Might the Jays apply the same philosophy as the 2018 Chris Archer and J.A. Happ trades to the upcoming Marcus Stroman trade discussions?
Stop me if you’ve heard this one.
It is the 2018 trade deadline. A team – not in contention – trades a good starting pitcher for (primarily) two young MLB-level players. The two players were both top-100 prospects a short time ago, but both have struggled to the point where there are real questions as to whether they will ever realize their upside potential (which is likely why their original team was willing to trade them). However, the acquiring team saw something in them, and was willing to gamble on their upside.
Archer for Glasnow and Meadows (and eventually Baz)
Tyler Glasnow had been a top prospect, ranking as high as #7 by mlb.com prior to the 2017 year. But he struggled big-time in 2017, with a 7.69 ERA (5.62 SIERA), a pedestrian 8.13 K/9, and a 6.39 BB/9 that was dead worst among the 274 pitchers who threw more than 60 innings that year. It is telling that, in 2018, the Pirates kept Glasnow in the bullpen, preferring to bring up AAA pitchers like Clay Holmes and Nick Kingham (remember him?), both of whom struggled. Glasnow did better out of the bullpen (with a 4.34 ERA and 3.64 SIERA), but as one writer put it:
"Glasnow’s mechanics and lack of control are real problems. There’s some Dellin Betances in him. He’s big, his delivery can fall out of whack, and finding the strike zone isn’t always easy. Even during his prospect days, there was some thought Glasnow would fit best in the bullpen, where he could work in shorter stints and not have to worry about repeating his delivery 100 times a game. Those are really the only reasons to stay away. The stuff is good and he’s been healthy throughout his career. The mechanics and control make Glasnow a project, potentially a difficult one."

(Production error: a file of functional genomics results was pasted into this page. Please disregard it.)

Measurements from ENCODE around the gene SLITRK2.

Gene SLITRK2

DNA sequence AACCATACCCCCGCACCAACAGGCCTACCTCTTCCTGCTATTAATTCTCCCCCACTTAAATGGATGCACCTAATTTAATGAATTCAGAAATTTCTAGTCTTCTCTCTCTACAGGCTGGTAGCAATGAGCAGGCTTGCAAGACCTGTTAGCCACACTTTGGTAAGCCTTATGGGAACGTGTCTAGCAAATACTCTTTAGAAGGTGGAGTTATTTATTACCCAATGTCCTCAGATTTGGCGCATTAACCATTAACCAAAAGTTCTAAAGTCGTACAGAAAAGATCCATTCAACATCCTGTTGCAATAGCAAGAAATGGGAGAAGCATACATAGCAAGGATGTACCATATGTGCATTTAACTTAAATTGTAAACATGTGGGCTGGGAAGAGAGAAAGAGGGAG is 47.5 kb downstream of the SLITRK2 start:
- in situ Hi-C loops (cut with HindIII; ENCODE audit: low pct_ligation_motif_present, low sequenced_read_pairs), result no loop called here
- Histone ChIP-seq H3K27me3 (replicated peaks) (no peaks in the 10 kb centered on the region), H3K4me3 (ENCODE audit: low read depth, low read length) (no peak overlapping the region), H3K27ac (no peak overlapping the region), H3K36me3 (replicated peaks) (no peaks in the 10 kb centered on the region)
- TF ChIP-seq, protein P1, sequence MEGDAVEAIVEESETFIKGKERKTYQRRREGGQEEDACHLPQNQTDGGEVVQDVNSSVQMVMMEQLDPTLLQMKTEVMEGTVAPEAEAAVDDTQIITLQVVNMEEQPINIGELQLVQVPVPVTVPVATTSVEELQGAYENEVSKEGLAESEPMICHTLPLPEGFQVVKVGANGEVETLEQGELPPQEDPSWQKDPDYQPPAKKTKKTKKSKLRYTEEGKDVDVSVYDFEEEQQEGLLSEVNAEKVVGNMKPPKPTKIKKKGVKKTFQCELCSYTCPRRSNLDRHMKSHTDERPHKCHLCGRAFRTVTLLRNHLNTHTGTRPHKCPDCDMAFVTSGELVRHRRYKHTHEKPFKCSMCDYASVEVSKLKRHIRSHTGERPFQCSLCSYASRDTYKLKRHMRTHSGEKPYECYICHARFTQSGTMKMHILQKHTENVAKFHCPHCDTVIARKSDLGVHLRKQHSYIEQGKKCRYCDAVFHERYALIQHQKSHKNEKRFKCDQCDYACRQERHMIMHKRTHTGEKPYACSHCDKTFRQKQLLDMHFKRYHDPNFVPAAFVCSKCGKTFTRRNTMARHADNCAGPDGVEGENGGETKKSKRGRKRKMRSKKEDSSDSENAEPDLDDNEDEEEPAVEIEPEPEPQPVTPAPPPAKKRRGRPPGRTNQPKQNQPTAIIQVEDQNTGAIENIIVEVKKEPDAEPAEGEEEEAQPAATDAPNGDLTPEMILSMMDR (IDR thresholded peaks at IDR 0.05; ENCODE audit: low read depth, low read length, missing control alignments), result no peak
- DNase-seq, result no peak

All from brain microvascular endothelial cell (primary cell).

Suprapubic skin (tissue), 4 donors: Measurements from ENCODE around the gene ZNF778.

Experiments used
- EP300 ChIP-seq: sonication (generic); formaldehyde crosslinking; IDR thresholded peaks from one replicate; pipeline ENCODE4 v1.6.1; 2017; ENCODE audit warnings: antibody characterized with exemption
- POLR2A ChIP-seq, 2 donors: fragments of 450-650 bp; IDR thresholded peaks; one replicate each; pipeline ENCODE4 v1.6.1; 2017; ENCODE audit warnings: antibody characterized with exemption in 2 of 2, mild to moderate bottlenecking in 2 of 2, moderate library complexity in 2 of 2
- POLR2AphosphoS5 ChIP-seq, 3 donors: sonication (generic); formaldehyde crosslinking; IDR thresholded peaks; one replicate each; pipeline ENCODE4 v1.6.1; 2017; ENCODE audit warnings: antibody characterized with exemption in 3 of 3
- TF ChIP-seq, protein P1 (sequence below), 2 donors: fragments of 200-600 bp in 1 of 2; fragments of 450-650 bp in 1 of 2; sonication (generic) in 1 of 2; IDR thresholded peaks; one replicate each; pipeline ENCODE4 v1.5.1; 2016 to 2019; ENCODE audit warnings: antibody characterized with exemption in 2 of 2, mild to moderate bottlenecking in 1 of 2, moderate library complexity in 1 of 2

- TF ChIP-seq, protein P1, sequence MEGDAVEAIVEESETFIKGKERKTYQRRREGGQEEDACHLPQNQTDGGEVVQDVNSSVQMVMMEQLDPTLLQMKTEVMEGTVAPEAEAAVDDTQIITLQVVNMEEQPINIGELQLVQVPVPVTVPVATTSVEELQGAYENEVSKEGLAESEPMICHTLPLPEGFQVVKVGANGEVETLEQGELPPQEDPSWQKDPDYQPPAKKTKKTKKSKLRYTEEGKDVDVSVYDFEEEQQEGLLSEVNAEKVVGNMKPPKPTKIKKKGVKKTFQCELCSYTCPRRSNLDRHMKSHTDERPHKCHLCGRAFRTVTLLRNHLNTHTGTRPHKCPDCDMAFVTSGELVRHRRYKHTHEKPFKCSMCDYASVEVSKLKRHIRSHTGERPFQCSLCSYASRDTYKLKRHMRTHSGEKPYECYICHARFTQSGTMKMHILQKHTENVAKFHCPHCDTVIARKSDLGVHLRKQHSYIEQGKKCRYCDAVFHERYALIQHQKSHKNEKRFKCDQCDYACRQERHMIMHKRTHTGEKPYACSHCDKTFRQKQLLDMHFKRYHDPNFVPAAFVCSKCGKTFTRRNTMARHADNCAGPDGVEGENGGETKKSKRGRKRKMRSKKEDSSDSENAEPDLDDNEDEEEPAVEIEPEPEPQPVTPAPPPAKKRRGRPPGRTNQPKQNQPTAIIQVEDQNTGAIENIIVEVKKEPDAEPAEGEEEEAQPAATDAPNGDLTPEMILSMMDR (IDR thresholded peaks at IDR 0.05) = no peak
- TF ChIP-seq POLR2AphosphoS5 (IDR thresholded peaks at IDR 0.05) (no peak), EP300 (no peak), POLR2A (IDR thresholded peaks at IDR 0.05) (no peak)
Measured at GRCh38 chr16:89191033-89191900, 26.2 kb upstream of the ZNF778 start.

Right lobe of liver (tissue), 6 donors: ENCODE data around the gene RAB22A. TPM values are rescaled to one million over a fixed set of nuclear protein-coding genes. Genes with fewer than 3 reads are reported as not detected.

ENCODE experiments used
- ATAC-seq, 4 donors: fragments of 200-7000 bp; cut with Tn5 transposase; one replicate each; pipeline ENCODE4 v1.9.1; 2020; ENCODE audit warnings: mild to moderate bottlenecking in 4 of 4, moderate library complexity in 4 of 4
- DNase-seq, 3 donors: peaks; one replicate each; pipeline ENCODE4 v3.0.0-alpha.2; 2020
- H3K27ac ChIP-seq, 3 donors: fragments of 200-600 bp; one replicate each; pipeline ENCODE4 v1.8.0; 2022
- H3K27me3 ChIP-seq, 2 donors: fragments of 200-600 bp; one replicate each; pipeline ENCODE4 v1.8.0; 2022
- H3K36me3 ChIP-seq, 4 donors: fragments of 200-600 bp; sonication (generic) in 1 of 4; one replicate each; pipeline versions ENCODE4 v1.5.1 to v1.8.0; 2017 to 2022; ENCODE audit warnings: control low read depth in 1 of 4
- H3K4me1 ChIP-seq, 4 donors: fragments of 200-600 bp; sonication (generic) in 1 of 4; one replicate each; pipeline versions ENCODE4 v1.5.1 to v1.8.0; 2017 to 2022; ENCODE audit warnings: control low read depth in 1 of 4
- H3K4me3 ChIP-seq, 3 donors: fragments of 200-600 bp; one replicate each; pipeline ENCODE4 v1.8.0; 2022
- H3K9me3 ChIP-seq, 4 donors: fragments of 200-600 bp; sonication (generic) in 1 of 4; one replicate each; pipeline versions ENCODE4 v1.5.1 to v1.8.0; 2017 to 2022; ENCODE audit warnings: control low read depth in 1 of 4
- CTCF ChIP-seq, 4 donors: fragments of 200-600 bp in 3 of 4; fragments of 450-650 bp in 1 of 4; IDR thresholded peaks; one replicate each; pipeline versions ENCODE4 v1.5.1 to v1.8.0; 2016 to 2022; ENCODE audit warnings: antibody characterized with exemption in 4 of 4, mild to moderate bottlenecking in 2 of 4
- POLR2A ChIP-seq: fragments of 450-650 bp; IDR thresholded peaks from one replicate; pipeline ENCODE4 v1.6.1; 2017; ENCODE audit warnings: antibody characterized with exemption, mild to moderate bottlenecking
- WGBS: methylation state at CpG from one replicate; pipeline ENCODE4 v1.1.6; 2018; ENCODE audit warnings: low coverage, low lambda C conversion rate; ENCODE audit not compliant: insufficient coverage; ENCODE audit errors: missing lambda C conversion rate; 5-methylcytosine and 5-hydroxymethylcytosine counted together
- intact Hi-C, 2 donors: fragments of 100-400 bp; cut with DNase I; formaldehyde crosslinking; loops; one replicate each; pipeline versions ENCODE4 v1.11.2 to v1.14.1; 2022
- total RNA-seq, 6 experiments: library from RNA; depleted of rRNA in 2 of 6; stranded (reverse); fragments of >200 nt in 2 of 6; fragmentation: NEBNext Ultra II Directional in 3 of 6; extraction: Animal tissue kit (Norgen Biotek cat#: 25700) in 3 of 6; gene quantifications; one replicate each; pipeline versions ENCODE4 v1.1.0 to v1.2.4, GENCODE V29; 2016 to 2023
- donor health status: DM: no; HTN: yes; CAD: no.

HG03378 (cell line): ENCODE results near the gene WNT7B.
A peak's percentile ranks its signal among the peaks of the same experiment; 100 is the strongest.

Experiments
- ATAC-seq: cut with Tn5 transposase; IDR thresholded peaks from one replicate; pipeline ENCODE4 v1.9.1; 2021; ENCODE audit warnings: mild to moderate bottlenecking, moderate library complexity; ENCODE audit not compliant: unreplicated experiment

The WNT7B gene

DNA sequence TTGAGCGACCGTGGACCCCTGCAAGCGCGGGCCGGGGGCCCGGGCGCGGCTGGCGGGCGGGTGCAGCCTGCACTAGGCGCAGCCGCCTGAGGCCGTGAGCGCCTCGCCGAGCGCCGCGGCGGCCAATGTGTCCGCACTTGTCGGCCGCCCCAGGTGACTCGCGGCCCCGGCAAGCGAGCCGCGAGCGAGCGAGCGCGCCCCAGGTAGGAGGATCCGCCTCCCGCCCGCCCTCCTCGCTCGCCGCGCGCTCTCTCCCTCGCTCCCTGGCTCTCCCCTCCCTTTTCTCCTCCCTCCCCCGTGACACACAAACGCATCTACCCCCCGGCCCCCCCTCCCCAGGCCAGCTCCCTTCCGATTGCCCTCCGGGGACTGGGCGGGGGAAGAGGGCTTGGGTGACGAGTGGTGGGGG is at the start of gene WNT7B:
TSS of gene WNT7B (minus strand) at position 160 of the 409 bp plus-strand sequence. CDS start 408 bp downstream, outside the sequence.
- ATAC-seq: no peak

Austin Meadows had a similar prospect pedigree (ranked as high as #6 on Baseball America’s top 100 prospects list pre-2017, before dropping to #44 pre-2018). He had hit like a beast at AA (with a 161 wRC+ in 2017) before dropping to a 95 wRC+ over 636 plate appearances at AAA from 2016-2018. He had hit reasonably well in a 49-game call-up to the Pirates (a 111 wRC+) but Meadows had a history of injury, so much that John Sickels quipped that “deporting Meadows to Uzbekistan would lower US national health care expenditures by 4.7%”.
And as Sickels also said,
"If he has to move to left (he has a below average arm, so right is not a realistic position), he will need to tap into the power he did in the 2016 season. In reality, a move to left full time and a need to hit for more power will only be required if the hamstring injuries truly slow him down overall, which will take away significantly from his game."
And, in fact, Meadows’ speed did show a marked decline – his BsR (baserunning) rating over his Rays career has been negative.
So both Glasnow and Meadows were gambles – but intelligent gambles, with genuine upside. The Rays could have traded for players with higher floors but lower ceilings, but they chose not to do so. And these gambles have paid off, at least so far – Meadows has a 135 wRC+ so far in 2019, and Glasnow had a 1.86 ERA in 2019 before injuring his arm in May.
It is important to note, however, that it is rarely appropriate to evaluate a gamble by the outcome. An intelligent gamble can sometimes lose, just as a foolish one can sometimes win. Which brings us to the second 2018 trade deadline deal:
Happ for Drury and McKinney
Before you lose control of your bodily functions: no, I am not suggesting that a half-year of J.A. Happ had the same value as 3.5 years of Chris Archer at below-market rates. And accordingly, Drury + McKinney did not have the upside of Glasnow + Meadows. But, in the abstract, the trades are more similar than you might think.
Brandon Drury was the Baseball Prospectus #76 prospect going into the 2016 year. He had a decent though unspectacular couple of years at Arizona, and then was traded to the Yankees in the 2017-18 offseason. But in April 2018 Drury disclosed that he had been playing with migraine headaches and blurry vision for years. The issue was diagnosed as an irritated tendon running into his neck, and he began receiving treatment.